-Eric Schlosser, Reefer Madness
In my liberal suburban hometown outside of Boston, Massachusetts, Cuba makes for good cocktail conversation. The cited pros and cons of Fidel Castro’s forty-five-year-old revolution are always the same: on one side, every Cuban has health care, education, and food; on the other, Castro is an unsavory dictator, commanding absolute control, repressing freedoms, and imposing severe punishments for dissidence.
However, there is much more to life in Cuba than free doctors and prison sentences for a handful of dissidents. Karl Marx asserted that human happiness and spiritual well-being are largely determined by one’s daily economic activity. Therefore, according to the namesake of Cuba’s experiment, understanding the Cuban experience under Castro necessitates an understanding of Cubans’ relationship to their daily work and consumption. This essay aims to explore that relationship in and around Havana.All of the names in this essay have been changed to protect those willing to speak about their lives.
The Cuban language is one of the most difficult Spanish dialects for non-native speakers. People mumble; letters and sometimes syllables go unpronounced. Cuba has developed an extensive slang. One such cubanism is the use of the verb luchar. If you ask a Cuban how he is doing, he may say, Allí, luchando (there, fighting).
La lucha, or the fight, is the daily struggle to get by, to pass, to succeed. A man might use it to describe his trials to win over a woman or pass a class in school. More often, la lucha is used to describe economic struggle. The Cuban state, theoretically the only employer, pays an average salary of 260 pesos, about $10 a month. A highly skilled worker such as a doctor, engineer, or university professor can make about $24. The cost of living is much lower in Cuba than in the United States. All Cubans have access to free health care, education, and food rations. Nevertheless, the salaries do not satisfy many of the needs of average Cubans. The food rations typically last about half the month and include very little meat. Most Cubans buy many products that would seem to be out of reach of such a low salary. Many of the small houses Habaneros inhabit have paintings, tapestries, and wall hangings; they have color television sets, stereos, tapes, and CDs. Television is more expensive in Cuba than in the United States; sets often sell for more than $300.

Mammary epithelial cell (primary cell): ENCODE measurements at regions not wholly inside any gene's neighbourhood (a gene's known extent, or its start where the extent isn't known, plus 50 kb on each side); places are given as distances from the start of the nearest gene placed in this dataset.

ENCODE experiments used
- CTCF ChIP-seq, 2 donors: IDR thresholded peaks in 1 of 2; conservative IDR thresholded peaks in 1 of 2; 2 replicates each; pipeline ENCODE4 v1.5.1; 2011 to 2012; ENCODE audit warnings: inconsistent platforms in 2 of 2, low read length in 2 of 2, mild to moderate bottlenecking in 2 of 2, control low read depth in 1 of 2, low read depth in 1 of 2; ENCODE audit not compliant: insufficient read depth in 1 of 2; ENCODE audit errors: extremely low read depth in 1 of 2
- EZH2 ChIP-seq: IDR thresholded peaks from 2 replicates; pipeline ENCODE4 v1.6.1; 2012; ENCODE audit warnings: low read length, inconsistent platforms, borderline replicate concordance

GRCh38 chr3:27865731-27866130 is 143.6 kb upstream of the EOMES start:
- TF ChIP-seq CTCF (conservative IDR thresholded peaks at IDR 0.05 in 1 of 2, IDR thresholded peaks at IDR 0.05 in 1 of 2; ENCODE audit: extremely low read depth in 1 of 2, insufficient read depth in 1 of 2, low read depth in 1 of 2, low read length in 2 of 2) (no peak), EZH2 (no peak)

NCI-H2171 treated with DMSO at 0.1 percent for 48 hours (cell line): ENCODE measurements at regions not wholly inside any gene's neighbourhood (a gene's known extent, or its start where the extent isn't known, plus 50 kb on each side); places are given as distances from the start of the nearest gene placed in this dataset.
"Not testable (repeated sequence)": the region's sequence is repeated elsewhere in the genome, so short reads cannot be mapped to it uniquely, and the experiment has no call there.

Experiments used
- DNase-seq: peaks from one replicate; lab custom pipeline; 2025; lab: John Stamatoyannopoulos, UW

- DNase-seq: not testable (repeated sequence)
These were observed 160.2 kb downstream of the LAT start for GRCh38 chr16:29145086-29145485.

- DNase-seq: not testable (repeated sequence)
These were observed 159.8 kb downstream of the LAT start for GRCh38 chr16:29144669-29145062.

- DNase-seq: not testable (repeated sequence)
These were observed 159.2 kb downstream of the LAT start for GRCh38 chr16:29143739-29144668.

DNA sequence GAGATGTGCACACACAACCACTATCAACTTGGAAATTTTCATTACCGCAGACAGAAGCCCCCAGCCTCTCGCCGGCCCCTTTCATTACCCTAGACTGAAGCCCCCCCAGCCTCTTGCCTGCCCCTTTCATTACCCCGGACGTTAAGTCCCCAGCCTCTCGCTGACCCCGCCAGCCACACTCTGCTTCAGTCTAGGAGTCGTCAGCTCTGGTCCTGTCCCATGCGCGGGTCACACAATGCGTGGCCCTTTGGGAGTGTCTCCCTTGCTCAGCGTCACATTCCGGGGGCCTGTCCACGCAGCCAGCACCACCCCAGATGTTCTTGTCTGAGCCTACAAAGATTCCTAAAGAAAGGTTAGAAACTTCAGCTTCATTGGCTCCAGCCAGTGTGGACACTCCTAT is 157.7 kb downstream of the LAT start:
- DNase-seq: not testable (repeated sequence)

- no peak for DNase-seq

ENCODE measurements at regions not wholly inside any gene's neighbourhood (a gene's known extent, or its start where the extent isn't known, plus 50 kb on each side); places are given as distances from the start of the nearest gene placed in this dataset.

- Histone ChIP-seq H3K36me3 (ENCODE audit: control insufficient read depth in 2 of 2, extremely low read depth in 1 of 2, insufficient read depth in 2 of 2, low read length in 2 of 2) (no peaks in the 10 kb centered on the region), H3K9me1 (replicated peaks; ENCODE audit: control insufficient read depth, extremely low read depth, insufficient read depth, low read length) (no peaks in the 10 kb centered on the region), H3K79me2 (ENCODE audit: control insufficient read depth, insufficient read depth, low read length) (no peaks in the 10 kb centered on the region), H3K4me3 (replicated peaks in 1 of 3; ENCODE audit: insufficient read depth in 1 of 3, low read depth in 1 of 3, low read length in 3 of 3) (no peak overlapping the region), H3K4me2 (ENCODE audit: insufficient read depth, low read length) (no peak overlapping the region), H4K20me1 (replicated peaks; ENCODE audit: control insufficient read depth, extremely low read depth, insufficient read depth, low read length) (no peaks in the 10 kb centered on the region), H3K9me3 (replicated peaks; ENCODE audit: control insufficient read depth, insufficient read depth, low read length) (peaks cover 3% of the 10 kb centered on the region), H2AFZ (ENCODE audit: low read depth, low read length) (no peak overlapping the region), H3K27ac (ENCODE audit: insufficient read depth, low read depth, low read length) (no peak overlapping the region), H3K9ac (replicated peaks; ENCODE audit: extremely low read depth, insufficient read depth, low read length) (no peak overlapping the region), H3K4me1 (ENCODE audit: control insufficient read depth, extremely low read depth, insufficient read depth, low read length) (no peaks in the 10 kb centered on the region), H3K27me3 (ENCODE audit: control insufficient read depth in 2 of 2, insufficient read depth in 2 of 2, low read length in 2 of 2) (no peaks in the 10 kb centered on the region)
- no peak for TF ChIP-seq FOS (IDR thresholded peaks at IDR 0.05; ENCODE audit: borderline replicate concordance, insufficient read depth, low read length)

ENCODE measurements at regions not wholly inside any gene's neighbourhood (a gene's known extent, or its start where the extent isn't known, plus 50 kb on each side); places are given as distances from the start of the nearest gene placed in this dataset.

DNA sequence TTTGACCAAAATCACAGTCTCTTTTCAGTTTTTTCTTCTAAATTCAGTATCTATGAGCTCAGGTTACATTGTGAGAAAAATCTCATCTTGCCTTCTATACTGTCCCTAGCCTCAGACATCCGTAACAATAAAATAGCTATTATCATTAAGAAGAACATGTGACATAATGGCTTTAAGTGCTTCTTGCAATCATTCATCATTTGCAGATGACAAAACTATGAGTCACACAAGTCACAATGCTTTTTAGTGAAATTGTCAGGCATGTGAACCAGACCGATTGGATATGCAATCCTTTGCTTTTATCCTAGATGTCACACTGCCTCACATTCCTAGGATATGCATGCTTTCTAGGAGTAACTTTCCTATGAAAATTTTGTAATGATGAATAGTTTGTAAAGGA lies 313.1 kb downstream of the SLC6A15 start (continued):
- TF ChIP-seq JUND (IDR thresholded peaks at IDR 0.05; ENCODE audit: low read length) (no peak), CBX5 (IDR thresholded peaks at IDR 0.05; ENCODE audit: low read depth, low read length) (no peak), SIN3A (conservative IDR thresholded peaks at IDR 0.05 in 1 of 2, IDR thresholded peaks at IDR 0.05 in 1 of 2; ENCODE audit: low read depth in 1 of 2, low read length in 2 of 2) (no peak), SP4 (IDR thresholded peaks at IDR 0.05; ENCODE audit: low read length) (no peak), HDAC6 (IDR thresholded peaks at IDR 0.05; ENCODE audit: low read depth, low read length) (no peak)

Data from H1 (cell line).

Because of the mismatch between salaries and goods consumed, money is always tight. La lucha is the fight to put food on the table, to have money for beer, to be able to go out on the weekend. The idea of “fighting” for these things connotes a degree of necessity in obtaining the des...
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